Authors: Alba P, Leekitcharoenphon P, Carfora V, Amoruso R, Cordaro G, Di Matteo P, Ianzano A, Iurescia M, Diaconu EL, ENGAGE-EURL-AR Network Study Group, Pedersen SK, Guerra B, Hendriksen RS, Franco A, Battisti A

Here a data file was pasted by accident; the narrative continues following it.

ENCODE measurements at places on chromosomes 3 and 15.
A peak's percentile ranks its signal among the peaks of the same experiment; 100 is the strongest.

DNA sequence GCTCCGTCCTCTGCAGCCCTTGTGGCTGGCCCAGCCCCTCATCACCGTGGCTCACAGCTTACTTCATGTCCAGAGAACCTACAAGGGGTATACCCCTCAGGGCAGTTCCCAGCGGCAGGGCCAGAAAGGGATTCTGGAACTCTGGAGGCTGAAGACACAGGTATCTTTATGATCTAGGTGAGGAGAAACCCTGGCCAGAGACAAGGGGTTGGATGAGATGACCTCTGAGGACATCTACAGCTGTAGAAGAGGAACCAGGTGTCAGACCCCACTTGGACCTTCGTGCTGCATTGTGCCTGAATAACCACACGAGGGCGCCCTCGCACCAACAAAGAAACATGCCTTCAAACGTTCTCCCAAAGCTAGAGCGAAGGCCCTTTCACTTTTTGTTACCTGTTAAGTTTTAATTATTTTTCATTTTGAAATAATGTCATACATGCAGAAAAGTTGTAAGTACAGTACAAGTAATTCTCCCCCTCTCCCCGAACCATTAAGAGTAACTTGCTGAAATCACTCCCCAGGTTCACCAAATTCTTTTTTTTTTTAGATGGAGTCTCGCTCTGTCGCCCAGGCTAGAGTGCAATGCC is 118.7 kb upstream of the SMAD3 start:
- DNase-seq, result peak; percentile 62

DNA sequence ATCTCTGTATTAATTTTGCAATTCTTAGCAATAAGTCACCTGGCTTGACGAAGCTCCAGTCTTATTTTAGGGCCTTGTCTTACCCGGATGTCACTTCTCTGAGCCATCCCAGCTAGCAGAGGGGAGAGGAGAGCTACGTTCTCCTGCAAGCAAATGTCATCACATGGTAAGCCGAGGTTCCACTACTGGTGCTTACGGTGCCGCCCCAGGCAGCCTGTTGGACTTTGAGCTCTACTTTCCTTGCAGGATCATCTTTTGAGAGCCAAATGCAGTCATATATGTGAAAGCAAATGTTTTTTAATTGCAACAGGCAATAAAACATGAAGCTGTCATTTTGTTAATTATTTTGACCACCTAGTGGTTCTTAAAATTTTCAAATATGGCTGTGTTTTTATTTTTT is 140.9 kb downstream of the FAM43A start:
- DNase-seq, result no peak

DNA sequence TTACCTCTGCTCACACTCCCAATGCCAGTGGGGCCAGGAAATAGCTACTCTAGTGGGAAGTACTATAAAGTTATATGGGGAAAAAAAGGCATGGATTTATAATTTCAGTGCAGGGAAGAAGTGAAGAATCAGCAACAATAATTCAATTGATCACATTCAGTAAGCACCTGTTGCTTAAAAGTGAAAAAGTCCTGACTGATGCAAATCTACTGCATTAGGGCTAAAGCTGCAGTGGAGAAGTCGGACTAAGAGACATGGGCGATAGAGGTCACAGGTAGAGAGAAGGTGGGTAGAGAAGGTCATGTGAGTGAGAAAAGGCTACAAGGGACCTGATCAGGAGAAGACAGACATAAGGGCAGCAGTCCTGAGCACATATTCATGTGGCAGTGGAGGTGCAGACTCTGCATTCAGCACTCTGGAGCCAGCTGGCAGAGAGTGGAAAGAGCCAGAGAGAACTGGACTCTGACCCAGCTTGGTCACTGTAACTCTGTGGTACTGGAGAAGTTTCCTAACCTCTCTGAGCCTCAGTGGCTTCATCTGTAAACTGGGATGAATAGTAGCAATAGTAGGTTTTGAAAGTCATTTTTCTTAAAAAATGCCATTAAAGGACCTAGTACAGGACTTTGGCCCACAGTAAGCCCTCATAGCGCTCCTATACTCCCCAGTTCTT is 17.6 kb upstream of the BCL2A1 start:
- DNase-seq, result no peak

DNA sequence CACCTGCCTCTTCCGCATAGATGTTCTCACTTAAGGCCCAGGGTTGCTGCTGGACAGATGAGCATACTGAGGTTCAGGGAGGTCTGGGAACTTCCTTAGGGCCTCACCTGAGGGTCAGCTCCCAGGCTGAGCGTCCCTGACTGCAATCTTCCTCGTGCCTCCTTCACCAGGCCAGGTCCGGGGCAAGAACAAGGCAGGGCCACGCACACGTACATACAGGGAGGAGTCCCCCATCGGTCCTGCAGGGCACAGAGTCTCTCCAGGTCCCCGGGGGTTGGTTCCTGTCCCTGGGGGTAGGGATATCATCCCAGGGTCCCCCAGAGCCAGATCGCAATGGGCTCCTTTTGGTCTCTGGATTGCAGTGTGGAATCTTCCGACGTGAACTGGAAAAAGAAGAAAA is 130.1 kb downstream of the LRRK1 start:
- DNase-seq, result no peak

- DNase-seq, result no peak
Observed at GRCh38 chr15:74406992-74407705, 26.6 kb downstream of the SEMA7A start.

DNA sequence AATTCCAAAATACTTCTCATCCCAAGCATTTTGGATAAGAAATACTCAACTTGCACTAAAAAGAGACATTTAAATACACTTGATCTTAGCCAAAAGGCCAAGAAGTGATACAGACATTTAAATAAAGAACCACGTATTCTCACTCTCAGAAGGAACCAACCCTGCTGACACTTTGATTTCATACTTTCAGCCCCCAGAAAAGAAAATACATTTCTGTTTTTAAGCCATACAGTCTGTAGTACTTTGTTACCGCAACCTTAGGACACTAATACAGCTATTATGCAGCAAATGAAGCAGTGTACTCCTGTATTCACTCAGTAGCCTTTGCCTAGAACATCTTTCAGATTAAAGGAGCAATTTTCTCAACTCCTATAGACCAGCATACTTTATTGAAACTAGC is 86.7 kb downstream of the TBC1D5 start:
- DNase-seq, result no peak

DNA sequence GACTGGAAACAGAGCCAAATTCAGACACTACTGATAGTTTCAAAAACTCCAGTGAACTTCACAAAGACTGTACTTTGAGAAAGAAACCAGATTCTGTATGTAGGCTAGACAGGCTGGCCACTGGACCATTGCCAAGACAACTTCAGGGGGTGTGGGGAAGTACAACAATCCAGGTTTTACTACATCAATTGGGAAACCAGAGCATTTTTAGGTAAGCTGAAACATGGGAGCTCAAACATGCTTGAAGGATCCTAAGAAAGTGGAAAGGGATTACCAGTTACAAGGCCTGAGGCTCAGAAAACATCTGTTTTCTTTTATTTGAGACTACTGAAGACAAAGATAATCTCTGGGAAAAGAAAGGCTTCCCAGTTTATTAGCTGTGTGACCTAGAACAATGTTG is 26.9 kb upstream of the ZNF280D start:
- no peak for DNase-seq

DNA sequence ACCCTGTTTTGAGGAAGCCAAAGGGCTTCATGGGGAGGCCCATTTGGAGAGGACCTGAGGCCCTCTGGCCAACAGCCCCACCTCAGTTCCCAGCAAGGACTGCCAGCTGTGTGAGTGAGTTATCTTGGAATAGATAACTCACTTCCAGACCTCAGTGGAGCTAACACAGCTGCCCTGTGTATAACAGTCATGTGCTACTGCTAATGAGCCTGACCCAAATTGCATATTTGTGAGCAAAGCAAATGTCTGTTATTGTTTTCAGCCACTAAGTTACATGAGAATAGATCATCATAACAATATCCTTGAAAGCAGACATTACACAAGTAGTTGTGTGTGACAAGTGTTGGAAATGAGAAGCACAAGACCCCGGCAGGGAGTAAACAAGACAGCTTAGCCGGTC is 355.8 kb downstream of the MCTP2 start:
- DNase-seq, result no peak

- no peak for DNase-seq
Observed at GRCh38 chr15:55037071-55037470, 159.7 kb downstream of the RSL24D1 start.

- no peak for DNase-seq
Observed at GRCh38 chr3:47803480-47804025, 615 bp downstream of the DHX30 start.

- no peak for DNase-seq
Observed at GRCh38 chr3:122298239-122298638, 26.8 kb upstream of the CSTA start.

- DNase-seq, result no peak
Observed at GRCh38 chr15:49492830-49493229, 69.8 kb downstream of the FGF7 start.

Salmonella Infantis is one of the five serovars most frequently causing human salmonellosis in Europe, mainly associated with poultry. A clone harbouring a conjugative plasmid of emerging S. Infantis (pESI)-like megaplasmid, carrying multidrug resistant (MDR) and extended-spectrum beta-lactamases (ESBL) genes, has spread in the Italian broiler chicken industry also causing human illness. This work is aimed at elucidating the molecular epidemiology of S. Infantis and pESI-like in Europe using whole-genome sequencing and bioinformatics analysis, and to investigate the genetic relatedness of S. Infantis clones and pESI-like from animals, meat, feed and humans provided by institutions of nine European countries. Two genotyping approaches were used: chromosome or plasmid SNP-based analysis and the minimum spanning tree (MST) algorithm based on core-genome multilocus sequence typing (cgMLST). The European S. Infantis population appeared heterogeneous, with different genetic clusters defined at core-genome level. However, pESI-like variants present in 64.1 % of the isolates were more genetically homogeneous and capable of infecting different clonal lineages in most of the countries. Two different pESI-like with ESBL genes (n=82) were observed: blaCTX-M-1-positive in European isolates and blaCTX-M-65-positive in American isolates (study outgroup). Both variants had toxin-antitoxin systems, resistance genes towards tetracyclines, trimethoprim, sulphonamides and aminoglycosides, heavy metals (merA) and disinfectants (qacEΔ). Worryingly, 66 % of the total isolates studied presented different gyrA chromosomal point mutations associated with (fluoro)quinolone resistance (MIC range 0.125–0.5 mg/L), while 18 % displayed transferable macrolide resistance mediated by mph, mef and erm(B) genes. Proper intervention strategies are needed to prevent further dissemination/transmission of MDR S. Infantis and pESI-like along the food chain in Europe.